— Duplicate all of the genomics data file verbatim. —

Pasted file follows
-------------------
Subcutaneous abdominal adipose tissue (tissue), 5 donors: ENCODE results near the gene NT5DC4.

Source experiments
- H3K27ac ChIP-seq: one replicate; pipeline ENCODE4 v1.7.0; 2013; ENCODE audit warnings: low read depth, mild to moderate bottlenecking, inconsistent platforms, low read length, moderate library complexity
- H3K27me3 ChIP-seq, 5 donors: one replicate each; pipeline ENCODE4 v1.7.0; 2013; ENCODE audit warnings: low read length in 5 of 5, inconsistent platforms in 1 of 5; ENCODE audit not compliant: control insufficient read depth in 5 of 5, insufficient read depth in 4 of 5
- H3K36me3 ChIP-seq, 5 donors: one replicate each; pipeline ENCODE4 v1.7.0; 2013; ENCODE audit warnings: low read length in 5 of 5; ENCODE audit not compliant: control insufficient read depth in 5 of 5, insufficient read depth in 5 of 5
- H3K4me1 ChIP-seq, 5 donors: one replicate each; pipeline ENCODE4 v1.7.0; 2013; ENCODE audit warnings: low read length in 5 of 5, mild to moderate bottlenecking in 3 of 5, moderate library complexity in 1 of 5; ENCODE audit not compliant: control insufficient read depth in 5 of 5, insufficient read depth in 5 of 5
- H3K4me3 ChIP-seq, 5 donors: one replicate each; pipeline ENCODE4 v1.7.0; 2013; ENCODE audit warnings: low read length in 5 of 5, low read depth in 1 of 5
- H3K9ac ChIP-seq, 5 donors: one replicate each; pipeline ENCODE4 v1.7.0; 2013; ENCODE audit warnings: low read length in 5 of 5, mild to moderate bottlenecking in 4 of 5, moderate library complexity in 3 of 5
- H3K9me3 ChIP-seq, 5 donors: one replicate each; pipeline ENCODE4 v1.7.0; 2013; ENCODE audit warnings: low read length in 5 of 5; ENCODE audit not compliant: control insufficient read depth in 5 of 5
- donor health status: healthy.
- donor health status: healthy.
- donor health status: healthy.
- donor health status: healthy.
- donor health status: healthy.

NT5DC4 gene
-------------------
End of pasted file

Subcutaneous abdominal adipose tissue (tissue), 5 donors: ENCODE results near the gene NT5DC4.

Source experiments
- H3K27ac ChIP-seq: one replicate; pipeline ENCODE4 v1.7.0; 2013; ENCODE audit warnings: low read depth, mild to moderate bottlenecking, inconsistent platforms, low read length, moderate library complexity
- H3K27me3 ChIP-seq, 5 donors: one replicate each; pipeline ENCODE4 v1.7.0; 2013; ENCODE audit warnings: low read length in 5 of 5, inconsistent platforms in 1 of 5; ENCODE audit not compliant: control insufficient read depth in 5 of 5, insufficient read depth in 4 of 5
- H3K36me3 ChIP-seq, 5 donors: one replicate each; pipeline ENCODE4 v1.7.0; 2013; ENCODE audit warnings: low read length in 5 of 5; ENCODE audit not compliant: control insufficient read depth in 5 of 5, insufficient read depth in 5 of 5
- H3K4me1 ChIP-seq, 5 donors: one replicate each; pipeline ENCODE4 v1.7.0; 2013; ENCODE audit warnings: low read length in 5 of 5, mild to moderate bottlenecking in 3 of 5, moderate library complexity in 1 of 5; ENCODE audit not compliant: control insufficient read depth in 5 of 5, insufficient read depth in 5 of 5
- H3K4me3 ChIP-seq, 5 donors: one replicate each; pipeline ENCODE4 v1.7.0; 2013; ENCODE audit warnings: low read length in 5 of 5, low read depth in 1 of 5
- H3K9ac ChIP-seq, 5 donors: one replicate each; pipeline ENCODE4 v1.7.0; 2013; ENCODE audit warnings: low read length in 5 of 5, mild to moderate bottlenecking in 4 of 5, moderate library complexity in 3 of 5
- H3K9me3 ChIP-seq, 5 donors: one replicate each; pipeline ENCODE4 v1.7.0; 2013; ENCODE audit warnings: low read length in 5 of 5; ENCODE audit not compliant: control insufficient read depth in 5 of 5
- donor health status: healthy.
- donor health status: healthy.
- donor health status: healthy.
- donor health status: healthy.
- donor health status: healthy.

NT5DC4 gene